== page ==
Gross Revenue target is estimated at PKR 6.71 trillion, which is 25 percent higher than the collection during FY 2018-19 (PKR 5.031 trillion). Minus the provincial share of PKR 3.25 trillion, the Net Revenue Target stands at PKR 3.46 trillion. Given the pressure to raise revenues, an ambitious target of PKR 5.55 trillion has been selected for tax revenue, which is almost 35 percent higher than the amount raised last year (PKR 4.15 trillion). The goal is to raise direct taxes by 25 percent to PKR 2.09 trillion and indirect taxes by a staggering 39 percent to PKR 3.4 trillion. The budget even proposes a 40 percent hike in the non-tax revenue to PKR 894 billion.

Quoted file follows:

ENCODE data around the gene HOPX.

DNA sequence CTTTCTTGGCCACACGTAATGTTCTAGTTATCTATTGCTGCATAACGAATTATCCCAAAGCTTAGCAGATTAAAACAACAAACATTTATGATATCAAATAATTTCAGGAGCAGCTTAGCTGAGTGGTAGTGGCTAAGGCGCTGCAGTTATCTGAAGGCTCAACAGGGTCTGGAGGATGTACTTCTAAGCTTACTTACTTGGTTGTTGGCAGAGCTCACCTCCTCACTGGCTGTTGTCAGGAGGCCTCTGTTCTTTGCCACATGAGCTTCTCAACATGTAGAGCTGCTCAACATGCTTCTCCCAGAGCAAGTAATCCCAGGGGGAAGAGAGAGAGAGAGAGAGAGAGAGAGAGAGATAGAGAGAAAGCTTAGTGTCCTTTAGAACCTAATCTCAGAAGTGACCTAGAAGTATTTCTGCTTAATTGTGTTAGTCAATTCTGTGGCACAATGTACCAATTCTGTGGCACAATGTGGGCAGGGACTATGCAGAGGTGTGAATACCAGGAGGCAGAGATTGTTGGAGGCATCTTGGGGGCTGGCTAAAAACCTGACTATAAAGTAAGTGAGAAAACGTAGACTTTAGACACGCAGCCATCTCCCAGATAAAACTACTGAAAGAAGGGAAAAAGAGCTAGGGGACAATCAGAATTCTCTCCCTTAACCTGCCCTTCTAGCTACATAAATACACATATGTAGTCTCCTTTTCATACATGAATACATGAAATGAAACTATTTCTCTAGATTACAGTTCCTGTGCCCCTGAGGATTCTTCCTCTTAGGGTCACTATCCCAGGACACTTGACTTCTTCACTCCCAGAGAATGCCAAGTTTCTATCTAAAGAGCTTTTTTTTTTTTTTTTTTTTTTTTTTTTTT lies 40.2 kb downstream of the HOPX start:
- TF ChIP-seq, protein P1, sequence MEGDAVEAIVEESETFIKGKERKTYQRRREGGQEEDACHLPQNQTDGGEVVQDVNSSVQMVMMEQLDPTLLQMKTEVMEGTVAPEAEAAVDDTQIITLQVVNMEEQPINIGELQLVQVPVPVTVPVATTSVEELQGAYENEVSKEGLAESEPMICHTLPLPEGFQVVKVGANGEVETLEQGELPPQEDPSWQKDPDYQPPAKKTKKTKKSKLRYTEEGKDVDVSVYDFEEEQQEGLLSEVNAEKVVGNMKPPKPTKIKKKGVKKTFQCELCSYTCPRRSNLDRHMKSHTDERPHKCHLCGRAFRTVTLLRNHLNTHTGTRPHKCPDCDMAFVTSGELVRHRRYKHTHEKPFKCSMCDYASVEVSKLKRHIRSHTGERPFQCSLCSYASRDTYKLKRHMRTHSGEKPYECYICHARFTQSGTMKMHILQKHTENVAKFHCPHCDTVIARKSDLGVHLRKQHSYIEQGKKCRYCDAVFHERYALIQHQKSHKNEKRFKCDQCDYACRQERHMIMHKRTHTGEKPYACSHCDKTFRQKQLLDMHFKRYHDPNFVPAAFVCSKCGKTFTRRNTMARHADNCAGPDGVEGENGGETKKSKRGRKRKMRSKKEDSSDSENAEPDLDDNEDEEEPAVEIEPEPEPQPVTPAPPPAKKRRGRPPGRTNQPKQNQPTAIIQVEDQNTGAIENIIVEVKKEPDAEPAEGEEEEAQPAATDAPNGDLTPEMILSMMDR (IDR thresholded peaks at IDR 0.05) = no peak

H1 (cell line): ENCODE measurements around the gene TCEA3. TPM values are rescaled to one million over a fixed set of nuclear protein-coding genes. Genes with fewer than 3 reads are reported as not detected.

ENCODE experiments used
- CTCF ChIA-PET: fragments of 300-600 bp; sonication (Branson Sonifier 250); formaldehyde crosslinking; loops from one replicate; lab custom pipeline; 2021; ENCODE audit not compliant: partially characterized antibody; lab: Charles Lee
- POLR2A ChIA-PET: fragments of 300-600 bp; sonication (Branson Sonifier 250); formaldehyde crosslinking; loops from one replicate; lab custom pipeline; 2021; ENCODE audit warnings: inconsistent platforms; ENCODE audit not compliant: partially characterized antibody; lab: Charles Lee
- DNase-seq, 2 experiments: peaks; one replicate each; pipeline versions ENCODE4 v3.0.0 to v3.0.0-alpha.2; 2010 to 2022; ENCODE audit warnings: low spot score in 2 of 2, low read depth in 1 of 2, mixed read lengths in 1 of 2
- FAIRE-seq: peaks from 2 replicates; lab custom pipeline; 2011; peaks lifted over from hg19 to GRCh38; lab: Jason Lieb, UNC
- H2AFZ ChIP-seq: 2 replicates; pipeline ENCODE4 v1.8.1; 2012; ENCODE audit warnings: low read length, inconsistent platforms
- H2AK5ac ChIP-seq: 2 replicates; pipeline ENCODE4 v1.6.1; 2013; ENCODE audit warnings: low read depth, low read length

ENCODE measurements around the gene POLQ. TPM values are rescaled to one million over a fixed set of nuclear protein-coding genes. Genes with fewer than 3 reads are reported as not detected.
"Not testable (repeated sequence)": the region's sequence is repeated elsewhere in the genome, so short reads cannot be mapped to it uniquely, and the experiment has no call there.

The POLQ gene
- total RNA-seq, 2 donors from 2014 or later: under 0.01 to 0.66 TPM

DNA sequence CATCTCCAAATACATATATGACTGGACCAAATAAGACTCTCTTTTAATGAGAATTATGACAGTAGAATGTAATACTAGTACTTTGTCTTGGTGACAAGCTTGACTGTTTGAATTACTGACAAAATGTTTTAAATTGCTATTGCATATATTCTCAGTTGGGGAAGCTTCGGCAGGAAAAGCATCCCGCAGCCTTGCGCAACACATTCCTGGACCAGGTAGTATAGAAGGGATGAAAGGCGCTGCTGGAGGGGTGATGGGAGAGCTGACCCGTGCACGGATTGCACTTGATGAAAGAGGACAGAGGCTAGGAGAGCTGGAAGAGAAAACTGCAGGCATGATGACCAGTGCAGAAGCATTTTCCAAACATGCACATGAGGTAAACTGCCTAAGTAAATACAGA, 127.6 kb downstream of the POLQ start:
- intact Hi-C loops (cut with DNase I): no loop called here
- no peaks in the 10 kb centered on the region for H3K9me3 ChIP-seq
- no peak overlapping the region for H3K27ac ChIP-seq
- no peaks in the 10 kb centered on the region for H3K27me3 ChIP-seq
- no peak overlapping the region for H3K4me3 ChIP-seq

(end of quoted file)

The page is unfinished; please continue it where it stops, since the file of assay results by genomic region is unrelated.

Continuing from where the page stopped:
In light of such ambitious targets and challenges faced by the Pakistani economy, this naturally raises questions on Pakistan’s ability to raise revenue. In the domain of direct taxes, the government took the unpopular route of reducing the income tax slabs from 12 lakh per annum to 6 lakhs per annum, a move which has not gone down well with the middle class. Given the poor history of tax collection and rampant tax evasion, Pakistan has one of the lowest tax-to-GDP ratios in the world at below 11 percent. Only two million people file income tax returns – out of which 600,000 are employees in the organized sector. 380 companies account for 80 percent of the total tax. There are over 341,000 electricity and gas connections, but only 40,000 (less than 10 percent) are registered with sales tax. Only 1.4 million out of 3.1 million commercial consumers pay tax. Out of 50 million bank accounts, only 10 percent pay tax. Out of 100,000 companies registered with Security and Exchange Commission of Pakistan, only half pay tax. Pakistan’s revenue collection target in all their budgets has been ambitious; last five years’ record shows a shortfall in actually meeting the targets in the revised estimates. For FY 2018-19 too, the net revenue receipts were 17 percent lower than the target estimate.